Maybe this system would be unfairly slanted and biased against these professionals unless we look for a way to design in equity. Something to chew on.
So here’s how this might work:
Every year in the Valley School District 700 students graduate. Assuming they go straight to work or on to higher education, whether technical training or a collegiate experience they will be wage earners.
Let’s just say the IRS, attaches form 1200A, Education Contribution Benefit Designation to every return. This document is a rubric with these elements:
- A space to name teacher(s)
- A series of metrics, say a Likert scale (1-5 or NA) where they could identify and rate teachers based on objective criteria. For instance, did the teacher on line 21 provide you with the information you needed to be hired in the field/job you sought. Or did the teacher prepare you for acceptance into a higher education program. Did the teacher help you create a portfolio or college essay that allowed you entry into your field of study?
- Another series of metrics would be subjective, though not less important. Any psychometrican can compose, scale, and provide weight with regard to the value of these traits. For instance, did the teacher in line 24 provide the emotional support you needed when you were in crisis? Did s/he mentor you influencing you in a positive way that has made you a better person? Can you appreciate the differences among cultures, countries, and people unlike yourself?
- A space for supporting statements whether written by the constituent donor or other material provided as evidence the teacher is eligible for a contribution benefit.
- A space to work out the amount designated to be apportioned to the named teacher(s).
- Perhaps none of the above except the name of the teacher and the amount to be contributed.
If you teach for 30 years, regardless of level or subject you will have influenced, not just taught content to thousands of youngsters who are now adults and hopefully earning a living. Every year the numbers of ex-students enters the workforce and are added to the roles of possible ‘donors.’ Kind of like compound interest!
I would propose each contributor/donor be obligated for life, with contingencies of course. This serves two purposes; contributing is understood as a very serious commitment with long range consequence and contributions end only if the individual is out of work or retires; furthermore, it ensures the amount cannot fluctuate downward (unless circumstances such as the above occur) so the teacher can budget and rely on that income well in to retirement. Most importantly, I believe the contributor can add a teacher’s name at any time for as we mature it is only from a distance do we begin to fathom the impact a teacher has had on our lives.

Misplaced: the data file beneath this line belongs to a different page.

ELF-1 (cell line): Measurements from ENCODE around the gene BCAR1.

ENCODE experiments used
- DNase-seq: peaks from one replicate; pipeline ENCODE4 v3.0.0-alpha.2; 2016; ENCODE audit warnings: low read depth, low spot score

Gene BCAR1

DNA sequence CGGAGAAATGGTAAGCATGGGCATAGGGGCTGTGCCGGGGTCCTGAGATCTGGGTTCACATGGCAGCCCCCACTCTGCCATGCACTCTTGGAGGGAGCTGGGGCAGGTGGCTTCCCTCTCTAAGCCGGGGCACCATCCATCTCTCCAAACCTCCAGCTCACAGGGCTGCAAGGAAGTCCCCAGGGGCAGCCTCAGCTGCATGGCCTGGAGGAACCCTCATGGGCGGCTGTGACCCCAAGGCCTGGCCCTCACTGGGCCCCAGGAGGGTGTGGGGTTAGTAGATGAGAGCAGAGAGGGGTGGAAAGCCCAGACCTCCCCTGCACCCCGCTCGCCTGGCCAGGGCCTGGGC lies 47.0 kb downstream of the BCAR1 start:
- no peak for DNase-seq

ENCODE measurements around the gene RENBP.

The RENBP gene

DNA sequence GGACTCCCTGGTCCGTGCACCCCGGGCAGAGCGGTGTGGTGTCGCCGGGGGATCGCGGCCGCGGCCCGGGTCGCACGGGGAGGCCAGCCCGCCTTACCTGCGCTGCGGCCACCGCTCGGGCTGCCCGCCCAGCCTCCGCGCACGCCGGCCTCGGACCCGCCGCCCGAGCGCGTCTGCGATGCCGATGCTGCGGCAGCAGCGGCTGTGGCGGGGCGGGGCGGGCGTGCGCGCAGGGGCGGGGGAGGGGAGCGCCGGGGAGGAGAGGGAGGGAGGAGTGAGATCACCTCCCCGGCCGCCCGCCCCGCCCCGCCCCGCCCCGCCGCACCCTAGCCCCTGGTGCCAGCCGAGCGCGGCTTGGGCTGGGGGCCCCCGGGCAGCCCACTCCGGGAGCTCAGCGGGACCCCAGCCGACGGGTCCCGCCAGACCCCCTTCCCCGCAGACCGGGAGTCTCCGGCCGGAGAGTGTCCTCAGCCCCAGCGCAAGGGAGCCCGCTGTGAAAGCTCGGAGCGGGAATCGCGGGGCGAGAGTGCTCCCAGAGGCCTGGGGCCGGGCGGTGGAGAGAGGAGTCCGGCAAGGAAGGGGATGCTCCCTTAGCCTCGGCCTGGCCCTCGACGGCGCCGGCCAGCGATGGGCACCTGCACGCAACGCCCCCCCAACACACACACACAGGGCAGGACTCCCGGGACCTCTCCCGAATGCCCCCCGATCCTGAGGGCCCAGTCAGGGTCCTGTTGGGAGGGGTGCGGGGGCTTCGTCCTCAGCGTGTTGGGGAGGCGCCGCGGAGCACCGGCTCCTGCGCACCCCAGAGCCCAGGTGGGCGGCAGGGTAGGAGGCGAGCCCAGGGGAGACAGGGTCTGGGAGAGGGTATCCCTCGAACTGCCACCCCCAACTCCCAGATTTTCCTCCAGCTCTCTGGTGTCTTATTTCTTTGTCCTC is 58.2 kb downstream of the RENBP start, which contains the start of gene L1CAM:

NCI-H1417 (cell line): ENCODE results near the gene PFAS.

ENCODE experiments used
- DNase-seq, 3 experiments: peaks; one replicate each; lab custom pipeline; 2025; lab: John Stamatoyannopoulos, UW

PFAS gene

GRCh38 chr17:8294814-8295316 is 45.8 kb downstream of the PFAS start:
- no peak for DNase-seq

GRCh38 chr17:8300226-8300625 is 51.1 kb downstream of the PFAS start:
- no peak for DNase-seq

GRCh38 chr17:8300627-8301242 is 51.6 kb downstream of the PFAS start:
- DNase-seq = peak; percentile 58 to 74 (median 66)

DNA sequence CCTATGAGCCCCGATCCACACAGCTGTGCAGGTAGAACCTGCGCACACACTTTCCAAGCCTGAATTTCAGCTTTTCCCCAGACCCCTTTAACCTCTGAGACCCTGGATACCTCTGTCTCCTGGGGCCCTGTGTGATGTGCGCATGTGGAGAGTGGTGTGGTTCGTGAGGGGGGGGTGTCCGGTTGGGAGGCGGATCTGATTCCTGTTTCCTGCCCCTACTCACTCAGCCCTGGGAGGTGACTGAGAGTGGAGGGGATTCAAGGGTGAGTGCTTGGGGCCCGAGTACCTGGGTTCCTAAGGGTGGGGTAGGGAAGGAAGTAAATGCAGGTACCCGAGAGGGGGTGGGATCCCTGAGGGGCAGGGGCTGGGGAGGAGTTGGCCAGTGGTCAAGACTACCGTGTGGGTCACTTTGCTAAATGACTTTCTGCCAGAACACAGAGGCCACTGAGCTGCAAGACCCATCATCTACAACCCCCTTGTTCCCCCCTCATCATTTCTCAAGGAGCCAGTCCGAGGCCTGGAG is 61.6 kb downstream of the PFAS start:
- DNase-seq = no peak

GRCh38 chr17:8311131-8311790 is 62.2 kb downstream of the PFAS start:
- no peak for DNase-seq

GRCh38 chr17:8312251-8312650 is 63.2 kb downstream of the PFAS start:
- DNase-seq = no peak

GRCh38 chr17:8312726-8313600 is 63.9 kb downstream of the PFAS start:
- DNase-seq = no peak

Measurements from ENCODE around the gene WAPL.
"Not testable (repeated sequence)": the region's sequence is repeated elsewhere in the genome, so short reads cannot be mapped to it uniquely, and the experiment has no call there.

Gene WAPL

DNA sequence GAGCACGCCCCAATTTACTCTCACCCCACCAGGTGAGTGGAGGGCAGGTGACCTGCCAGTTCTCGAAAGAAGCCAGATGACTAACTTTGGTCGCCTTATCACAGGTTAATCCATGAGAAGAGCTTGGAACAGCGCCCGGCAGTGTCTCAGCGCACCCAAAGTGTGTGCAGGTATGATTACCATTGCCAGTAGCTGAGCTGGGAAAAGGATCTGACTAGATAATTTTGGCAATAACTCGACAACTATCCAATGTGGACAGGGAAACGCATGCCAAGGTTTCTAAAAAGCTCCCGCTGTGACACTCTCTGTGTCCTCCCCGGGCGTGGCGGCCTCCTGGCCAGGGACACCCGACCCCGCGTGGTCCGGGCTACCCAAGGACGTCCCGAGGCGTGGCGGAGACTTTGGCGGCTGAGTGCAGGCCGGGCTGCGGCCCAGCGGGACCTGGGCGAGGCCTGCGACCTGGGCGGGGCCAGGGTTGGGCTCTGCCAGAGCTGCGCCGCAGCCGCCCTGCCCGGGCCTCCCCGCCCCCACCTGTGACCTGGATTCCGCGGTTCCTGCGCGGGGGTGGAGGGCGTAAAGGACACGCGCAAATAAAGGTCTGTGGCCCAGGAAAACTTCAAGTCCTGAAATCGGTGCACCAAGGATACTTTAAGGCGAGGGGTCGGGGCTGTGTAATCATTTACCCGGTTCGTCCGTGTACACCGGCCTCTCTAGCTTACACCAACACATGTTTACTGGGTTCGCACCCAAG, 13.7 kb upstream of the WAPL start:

OK, some of you might define this plan as merit pay or reimbursement of extraordinary value. Others will see it as a ‘tip’ –a surcharge for what should have been the norm in the first place. I see it more like a legacy reward for a lifetime of great service recognized by customers… AND an immediate way to shake up the profession by the scholars hood and wake up potential. We can declare non too subtlety that, with some inspiration, even if in the form of—gasp—money, teachers can be moved to higher levels of overall performance. Finally it shakes up the worst offenders in the education realm—schools of education whose teacher prep programs are at the least out of touch… and at the worst criminally deficient allowing virtually anyone who pays tuition, is drawing breath and can prep for the tests into the classroom. You know the adage…what do they call the one who finishes last in medical school…doctor.
That’s the plan. Talk about it, argue over it, but don’t pass it by. We rank far below even the poorest countries on many education scales of measurement. I believe a major reason is teaching and our myopic view of schools. The public coffers are empty and education at all levels is being starved. Here’s a place to jump into the dialogue. Or not, but I hope for better. Lastly, I believe I have the chops to write this; I taught K-12, was a university professor and a school administrator in urban settings. I’ve seen education from inside and as a corporate educator working with schools throughout the world.
I’ll end on a positive note. I want to thank Miss Libman my first grade teacher at PS 194 in Brooklyn for her compassion and humanity. Miss Nurnberg who found my talent for art in grade 6 and allowed me extra time at the easel, also at PS 194. Frank Pelligrini who insisted I not turn in less than perfect work and rejected much of my efforts until I got it right, and last but not least, Dr. Peter Bohan, now gone, whose inspiration and love of subject made me a life-long learner and seeker. I would gladly tithe to any and all.